Fund Managers On Whether This Is The Best Decade For Wealth Creation

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Has the Indian equity market’s unprecedented rebound from last year’s pandemic-driven selloff to new highs created a bubble?

At least three veteran portfolio managers don’t think so. Prashant Khemka, Hiren Ved and Andrew Holland see this as the beginning of a wealth-creation cycle.

Here’s their view, at the PMS AIF World Summit 2021 held via videoconference, on entry and exit points, and how to pick winning sectors and themes.

‘Great Opportunity For Wealth Creation’

Prashant Khemka, founder and managing director of White Oak Capital Management

Khemka said this could be a great opportunity for wealth creation as India may have a higher nominal GDP growth, at roughly 10%-12% for the next few years, and that’s the kind of return markets can expect.

A higher nominal GDP translates into sales growth and higher cash flow, and over time, profit and cash growth would grow in line with nominal GDP growth, he said.

Even if the markets may be “overheated” in the short term, White Oak stays fully invested, he said, because timing the market isn’t just difficult but impossible. Instead, he’s looking for “bottom-up opportunities”—or scouring the market company by company. That’s the reason Khemka isn’t considering themes as it will be individual companies that generate wealth for portfolios.

He cited the example of how three IT stocks have been their star performers since 2017 despite people writing off the sector back then. “Two elements which will determine the returns would be a change in earnings and the multiple to be assigned to cashflows, which is far more difficult to call.”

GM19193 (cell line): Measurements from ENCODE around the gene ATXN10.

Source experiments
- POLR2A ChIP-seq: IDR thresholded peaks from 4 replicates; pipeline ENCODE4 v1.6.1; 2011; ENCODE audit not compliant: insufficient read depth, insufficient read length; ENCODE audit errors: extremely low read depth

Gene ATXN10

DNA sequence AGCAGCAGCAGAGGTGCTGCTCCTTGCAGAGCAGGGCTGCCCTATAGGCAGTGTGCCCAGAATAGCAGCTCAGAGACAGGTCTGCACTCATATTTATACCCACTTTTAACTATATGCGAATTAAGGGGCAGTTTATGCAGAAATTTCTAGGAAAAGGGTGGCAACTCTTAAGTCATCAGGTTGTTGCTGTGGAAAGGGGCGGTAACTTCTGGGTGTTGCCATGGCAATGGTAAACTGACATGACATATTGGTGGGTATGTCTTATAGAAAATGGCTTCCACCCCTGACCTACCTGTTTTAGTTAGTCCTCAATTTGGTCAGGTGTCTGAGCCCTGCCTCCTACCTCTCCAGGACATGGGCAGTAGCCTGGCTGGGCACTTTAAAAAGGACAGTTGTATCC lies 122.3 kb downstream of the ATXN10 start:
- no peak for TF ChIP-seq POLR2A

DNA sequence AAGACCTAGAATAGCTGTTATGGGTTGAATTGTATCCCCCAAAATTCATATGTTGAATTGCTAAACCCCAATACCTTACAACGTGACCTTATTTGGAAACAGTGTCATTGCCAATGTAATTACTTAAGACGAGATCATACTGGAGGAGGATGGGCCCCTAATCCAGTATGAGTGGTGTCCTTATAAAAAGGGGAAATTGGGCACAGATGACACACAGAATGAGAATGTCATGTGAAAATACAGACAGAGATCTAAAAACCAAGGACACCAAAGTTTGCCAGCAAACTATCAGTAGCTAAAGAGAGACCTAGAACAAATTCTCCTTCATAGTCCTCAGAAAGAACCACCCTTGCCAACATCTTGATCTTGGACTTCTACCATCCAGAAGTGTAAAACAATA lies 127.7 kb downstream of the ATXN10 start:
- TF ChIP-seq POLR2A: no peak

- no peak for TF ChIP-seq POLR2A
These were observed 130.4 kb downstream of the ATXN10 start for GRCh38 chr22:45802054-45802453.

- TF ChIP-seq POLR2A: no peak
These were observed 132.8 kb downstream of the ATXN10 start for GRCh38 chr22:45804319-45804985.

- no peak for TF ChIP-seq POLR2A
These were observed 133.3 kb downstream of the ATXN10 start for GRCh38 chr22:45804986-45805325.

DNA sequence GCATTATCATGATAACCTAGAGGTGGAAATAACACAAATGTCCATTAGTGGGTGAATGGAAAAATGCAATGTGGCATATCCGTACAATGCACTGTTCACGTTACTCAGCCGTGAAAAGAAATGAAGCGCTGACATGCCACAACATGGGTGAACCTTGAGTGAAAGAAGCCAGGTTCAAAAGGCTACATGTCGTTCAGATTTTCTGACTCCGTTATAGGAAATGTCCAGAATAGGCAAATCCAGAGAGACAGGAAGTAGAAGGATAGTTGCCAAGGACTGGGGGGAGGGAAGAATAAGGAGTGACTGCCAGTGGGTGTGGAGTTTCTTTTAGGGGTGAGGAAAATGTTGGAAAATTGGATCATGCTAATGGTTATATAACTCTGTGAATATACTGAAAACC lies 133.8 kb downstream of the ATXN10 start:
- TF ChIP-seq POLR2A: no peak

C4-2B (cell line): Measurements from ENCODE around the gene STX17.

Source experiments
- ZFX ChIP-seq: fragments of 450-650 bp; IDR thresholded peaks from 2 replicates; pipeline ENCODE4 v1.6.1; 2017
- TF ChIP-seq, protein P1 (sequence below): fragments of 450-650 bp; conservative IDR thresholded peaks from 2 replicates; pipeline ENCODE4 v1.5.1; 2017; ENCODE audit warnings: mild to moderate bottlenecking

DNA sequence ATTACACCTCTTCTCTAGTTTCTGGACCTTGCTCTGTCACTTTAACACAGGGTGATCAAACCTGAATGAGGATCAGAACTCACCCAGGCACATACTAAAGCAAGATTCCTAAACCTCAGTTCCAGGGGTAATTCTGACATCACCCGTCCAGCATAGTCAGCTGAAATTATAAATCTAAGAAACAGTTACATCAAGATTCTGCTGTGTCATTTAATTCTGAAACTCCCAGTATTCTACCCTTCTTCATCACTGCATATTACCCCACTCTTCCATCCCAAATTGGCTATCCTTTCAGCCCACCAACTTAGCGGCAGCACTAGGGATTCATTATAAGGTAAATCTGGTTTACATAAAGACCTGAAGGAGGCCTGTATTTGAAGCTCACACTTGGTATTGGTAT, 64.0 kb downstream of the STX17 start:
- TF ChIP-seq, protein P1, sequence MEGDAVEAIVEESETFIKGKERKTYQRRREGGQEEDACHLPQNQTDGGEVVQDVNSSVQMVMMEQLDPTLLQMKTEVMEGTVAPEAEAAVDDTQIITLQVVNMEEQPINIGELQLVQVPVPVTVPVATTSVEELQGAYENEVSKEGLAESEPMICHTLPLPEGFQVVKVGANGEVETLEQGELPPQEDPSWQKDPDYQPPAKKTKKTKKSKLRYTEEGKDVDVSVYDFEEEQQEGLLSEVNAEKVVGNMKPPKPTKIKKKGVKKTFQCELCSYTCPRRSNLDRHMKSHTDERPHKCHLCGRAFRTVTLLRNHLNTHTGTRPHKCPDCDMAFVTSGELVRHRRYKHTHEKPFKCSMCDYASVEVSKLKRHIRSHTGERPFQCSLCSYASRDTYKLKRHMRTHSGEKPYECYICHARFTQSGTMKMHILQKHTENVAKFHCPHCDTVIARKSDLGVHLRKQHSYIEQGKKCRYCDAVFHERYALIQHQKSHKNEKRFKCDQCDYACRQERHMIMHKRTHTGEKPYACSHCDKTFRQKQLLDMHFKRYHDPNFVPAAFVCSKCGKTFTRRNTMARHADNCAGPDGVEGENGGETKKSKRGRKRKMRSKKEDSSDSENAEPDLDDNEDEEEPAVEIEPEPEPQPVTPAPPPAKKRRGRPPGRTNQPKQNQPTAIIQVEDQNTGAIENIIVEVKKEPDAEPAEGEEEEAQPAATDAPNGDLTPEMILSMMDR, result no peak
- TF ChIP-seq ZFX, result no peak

‘At The Start Of Raging Bull Market’

Hiren Ved, director and chief executive officer of Alchemy Capital Management

“We’re at the start of another raging bull market in India, driven by productivity and earnings growth,” Ved said. He’s also buoyed by a confluence of factors like high liquidity and low-interest rates, a large pool of savings waiting to be deployed in equities and strong economic and earnings growth.

Markets, he said, can’t be in a bubble in which domestic investors remain net sellers over six months. The second-and third-quarter earnings were strong surprises, and usually, during inflexion points, companies and analysts get it wrong because they’re so involved with the micro that they can’t step back and see the big picture, he said.

“There can always be a few pockets of overvaluation. Usually, it happens where forecasting earnings is difficult but a runway for growth is large,” Ved said. “But that doesn’t mean markets at large are overvalued.”

‘India Isn’t In A Bubble’

Andrew Holland, chief executive officer of Avendus Capital Public Markets Alternate Strategies

India, according to Holland, isn’t in a bubble because an average Indian is still under-invested in equities. He said how people compare the market situation at present with 2003-08, and while markets aren’t as cheap compared to 18 years ago, earnings growth over the next two-three years will be strong, driving markets.

Holland is more concerned about the U.S. markets, which may affect Indian markets, too.

“I’m less worried about India. The growth engine of the world over the next few years will be Asia, and will be led by China and India. But we’re in a narrative of how bad news is good news and the good news is great news,” Holland said. “And at some point, that narrative will change.”

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